As I sucked air in, forcing it to the pit of my stomach and slowly releasing it, the words to one of my favorite prayers came to my mind.

May you trust God that you are exactly where you are meant to be.

Slowly lifting the bag off my head, I pushed the mountain of papers aside on the dining room table to look out the window to the black evening sky. A recent storm had passed. Through the thick, ominous clouds, a full moon smiled. My neighbors were all asleep and there was peace on our street. A gentle calm surfaced and my breathing returned to normal.

“So why do you want me in this moment?” I whispered, looking towards heaven. “I’m sure you’re trying to teach me something.”

Crawling back into the dry side of my bed, I realized that most troublesome times in my life have been of my own making – not God’s.  Maybe they weren’t intentional, but my fault all the same. There have been issues with my health that I continue to put aside because I don’t have time to see a doctor. When my leg began to ache, it took me two years to see an orthopedists. Consequently, the problem only worsened and now I need a hip replacement. There were the times I wasn’t on top of a project at work because I was lazy. This only created chaos when the deadline was near. And now it was basic Accounting 101. That was definitely of my own making.

“Okay, God, I get it. I have to make some changes,” I prayed. “But I still need some help.”

We all know the old saying, God helps those who help themselves. Call me a Pollyanna, but I believe that if I take the right steps to help change a situation, even if they’re only baby steps, God will help me with the outcome – and ultimately, it will be good.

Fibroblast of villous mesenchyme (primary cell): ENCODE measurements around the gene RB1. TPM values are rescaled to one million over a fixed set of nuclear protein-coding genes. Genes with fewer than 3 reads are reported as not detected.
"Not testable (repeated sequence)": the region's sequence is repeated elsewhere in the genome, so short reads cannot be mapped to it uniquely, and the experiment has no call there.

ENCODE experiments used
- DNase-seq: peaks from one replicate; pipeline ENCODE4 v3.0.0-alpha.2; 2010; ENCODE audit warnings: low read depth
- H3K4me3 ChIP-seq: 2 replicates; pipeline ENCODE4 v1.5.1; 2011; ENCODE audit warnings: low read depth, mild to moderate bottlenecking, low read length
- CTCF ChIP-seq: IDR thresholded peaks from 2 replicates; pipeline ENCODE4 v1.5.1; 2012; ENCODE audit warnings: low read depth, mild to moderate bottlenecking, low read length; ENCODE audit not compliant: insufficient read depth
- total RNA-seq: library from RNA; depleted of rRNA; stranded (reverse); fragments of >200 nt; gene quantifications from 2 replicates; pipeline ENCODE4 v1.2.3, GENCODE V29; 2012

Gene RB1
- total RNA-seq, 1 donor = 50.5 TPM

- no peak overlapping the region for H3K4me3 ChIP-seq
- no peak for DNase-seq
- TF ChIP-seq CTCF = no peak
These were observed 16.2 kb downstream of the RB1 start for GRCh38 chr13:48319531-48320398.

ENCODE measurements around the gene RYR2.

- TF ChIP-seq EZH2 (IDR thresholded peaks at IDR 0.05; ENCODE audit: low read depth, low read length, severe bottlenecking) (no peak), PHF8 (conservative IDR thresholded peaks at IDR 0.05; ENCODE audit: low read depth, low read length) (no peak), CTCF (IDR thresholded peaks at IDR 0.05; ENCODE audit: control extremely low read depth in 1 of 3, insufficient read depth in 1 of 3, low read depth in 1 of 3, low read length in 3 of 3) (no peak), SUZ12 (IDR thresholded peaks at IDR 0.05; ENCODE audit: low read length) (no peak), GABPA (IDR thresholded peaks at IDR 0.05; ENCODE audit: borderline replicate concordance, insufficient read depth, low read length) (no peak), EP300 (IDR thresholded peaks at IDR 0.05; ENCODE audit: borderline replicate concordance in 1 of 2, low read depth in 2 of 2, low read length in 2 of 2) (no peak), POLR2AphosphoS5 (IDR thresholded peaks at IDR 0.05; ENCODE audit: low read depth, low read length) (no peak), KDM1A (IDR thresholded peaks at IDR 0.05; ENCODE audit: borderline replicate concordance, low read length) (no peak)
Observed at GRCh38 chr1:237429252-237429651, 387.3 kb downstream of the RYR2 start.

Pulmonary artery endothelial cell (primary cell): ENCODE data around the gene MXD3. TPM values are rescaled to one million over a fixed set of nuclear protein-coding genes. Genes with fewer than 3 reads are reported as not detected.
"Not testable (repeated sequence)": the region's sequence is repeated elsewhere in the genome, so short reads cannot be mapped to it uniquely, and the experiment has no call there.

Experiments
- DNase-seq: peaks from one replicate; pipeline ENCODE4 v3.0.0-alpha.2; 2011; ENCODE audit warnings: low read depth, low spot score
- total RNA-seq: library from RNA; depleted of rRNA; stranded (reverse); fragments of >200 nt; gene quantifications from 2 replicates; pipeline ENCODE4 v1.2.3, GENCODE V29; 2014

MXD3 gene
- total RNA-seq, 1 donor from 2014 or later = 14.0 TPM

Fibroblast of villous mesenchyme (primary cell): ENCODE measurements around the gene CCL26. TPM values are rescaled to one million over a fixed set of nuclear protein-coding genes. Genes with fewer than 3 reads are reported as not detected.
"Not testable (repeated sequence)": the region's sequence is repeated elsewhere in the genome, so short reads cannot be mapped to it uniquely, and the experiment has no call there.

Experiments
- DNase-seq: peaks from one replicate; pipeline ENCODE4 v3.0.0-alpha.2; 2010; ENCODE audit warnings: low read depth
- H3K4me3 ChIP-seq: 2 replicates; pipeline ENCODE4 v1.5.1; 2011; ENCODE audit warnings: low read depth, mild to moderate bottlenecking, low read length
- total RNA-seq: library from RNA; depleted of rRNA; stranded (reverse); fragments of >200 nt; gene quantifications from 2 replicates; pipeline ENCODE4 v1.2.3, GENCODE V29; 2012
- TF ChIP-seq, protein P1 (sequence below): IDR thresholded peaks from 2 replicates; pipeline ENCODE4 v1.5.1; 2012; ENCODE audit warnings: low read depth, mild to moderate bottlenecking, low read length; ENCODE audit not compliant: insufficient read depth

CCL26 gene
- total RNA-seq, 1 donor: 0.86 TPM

Drifting off to sleep, a renewed sense of hope dawned. Yes, there would be changes I needed to make. There were expenses that had to be cut and credit cards that would be hidden deep within my wallet. To better prepare for the upcoming year, all the scraps of paper I typically hid in the shoebox would be compiled on a spreadsheet and to top it all off, a portion of any paycheck that found it’s way to my front door would be set aside in another savings account earmarked “Just for Uncle Sam.” But the peacefulness came from a deeper, richer place. Despite the fact I was laying in a king size bed by myself,  I knew I wasn’t alone. I knew God would get me through this just like all the other crazy times I’d experienced.

We all have troubles in our lives. If you’re struggling with any now, take a moment to assess. Next, make a plan to fix. Prioritize the steps and tackle one at a time. For me, one has been staying out of the shopping mall. I’m a much happier woman now when the credit card bill comes in. Whether you like it or not, the moment you are in is exactly where you are suppose to be. The task is to learn from it or rejoice in it. Either way, God is by your side.

On March 20th, spring arrives and experiences a rebirth in nature. Perhaps the buds on my money tree will be stunted this year, but with some fertilization and water I’m confident they will produce richly once again. In the meantime, I plan to be grateful for all that I do have. Life has a way of fixing itself – as long as we’re patient and make the changes to help it along.

May you trust God that you are exactly where you are meant to be.
May you not forget the infinite possibilities that are born of faith.
May you use those gifts that you have received, and pass on the love
that has been given to you…
May you be content knowing you are a child of God…
Let this presence settle into your bones, and allow your soul the freedom
to sing, dance, praise and love.
It is there for each and every one of us.

St. Theresa’s Prayer